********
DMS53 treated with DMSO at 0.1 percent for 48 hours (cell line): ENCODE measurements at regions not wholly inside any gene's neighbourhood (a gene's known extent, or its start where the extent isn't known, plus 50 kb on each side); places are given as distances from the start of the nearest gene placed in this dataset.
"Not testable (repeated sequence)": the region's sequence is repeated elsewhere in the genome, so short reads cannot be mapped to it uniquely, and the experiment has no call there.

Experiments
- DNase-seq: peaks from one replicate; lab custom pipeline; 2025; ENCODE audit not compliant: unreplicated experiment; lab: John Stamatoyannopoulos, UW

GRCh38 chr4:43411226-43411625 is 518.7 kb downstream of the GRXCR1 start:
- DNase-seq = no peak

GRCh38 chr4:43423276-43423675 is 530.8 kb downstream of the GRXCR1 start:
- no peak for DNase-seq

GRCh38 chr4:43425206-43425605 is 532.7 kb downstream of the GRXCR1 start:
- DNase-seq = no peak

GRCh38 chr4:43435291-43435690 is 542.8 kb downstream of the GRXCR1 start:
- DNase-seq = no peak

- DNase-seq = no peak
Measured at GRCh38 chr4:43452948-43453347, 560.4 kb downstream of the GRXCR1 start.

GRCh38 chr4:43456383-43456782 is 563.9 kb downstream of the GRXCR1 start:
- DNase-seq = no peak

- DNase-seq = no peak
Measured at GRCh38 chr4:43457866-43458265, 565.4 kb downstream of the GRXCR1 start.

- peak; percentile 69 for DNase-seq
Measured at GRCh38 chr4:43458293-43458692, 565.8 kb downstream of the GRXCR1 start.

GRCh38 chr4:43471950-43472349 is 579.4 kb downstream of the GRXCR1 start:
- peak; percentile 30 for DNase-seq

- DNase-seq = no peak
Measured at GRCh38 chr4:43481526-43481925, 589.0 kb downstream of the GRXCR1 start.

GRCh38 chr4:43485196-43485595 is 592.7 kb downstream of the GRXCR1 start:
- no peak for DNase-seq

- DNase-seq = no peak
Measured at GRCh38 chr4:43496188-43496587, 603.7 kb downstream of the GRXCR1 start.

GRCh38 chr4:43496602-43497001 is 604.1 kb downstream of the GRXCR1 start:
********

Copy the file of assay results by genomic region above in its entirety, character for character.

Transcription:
DMS53 treated with DMSO at 0.1 percent for 48 hours (cell line): ENCODE measurements at regions not wholly inside any gene's neighbourhood (a gene's known extent, or its start where the extent isn't known, plus 50 kb on each side); places are given as distances from the start of the nearest gene placed in this dataset.
"Not testable (repeated sequence)": the region's sequence is repeated elsewhere in the genome, so short reads cannot be mapped to it uniquely, and the experiment has no call there.

Experiments
- DNase-seq: peaks from one replicate; lab custom pipeline; 2025; ENCODE audit not compliant: unreplicated experiment; lab: John Stamatoyannopoulos, UW

GRCh38 chr4:43411226-43411625 is 518.7 kb downstream of the GRXCR1 start:
- DNase-seq = no peak

GRCh38 chr4:43423276-43423675 is 530.8 kb downstream of the GRXCR1 start:
- no peak for DNase-seq

GRCh38 chr4:43425206-43425605 is 532.7 kb downstream of the GRXCR1 start:
- DNase-seq = no peak

GRCh38 chr4:43435291-43435690 is 542.8 kb downstream of the GRXCR1 start:
- DNase-seq = no peak

- DNase-seq = no peak
Measured at GRCh38 chr4:43452948-43453347, 560.4 kb downstream of the GRXCR1 start.

GRCh38 chr4:43456383-43456782 is 563.9 kb downstream of the GRXCR1 start:
- DNase-seq = no peak

- DNase-seq = no peak
Measured at GRCh38 chr4:43457866-43458265, 565.4 kb downstream of the GRXCR1 start.

- peak; percentile 69 for DNase-seq
Measured at GRCh38 chr4:43458293-43458692, 565.8 kb downstream of the GRXCR1 start.

GRCh38 chr4:43471950-43472349 is 579.4 kb downstream of the GRXCR1 start:
- peak; percentile 30 for DNase-seq

- DNase-seq = no peak
Measured at GRCh38 chr4:43481526-43481925, 589.0 kb downstream of the GRXCR1 start.

GRCh38 chr4:43485196-43485595 is 592.7 kb downstream of the GRXCR1 start:
- no peak for DNase-seq

- DNase-seq = no peak
Measured at GRCh38 chr4:43496188-43496587, 603.7 kb downstream of the GRXCR1 start.

GRCh38 chr4:43496602-43497001 is 604.1 kb downstream of the GRXCR1 start: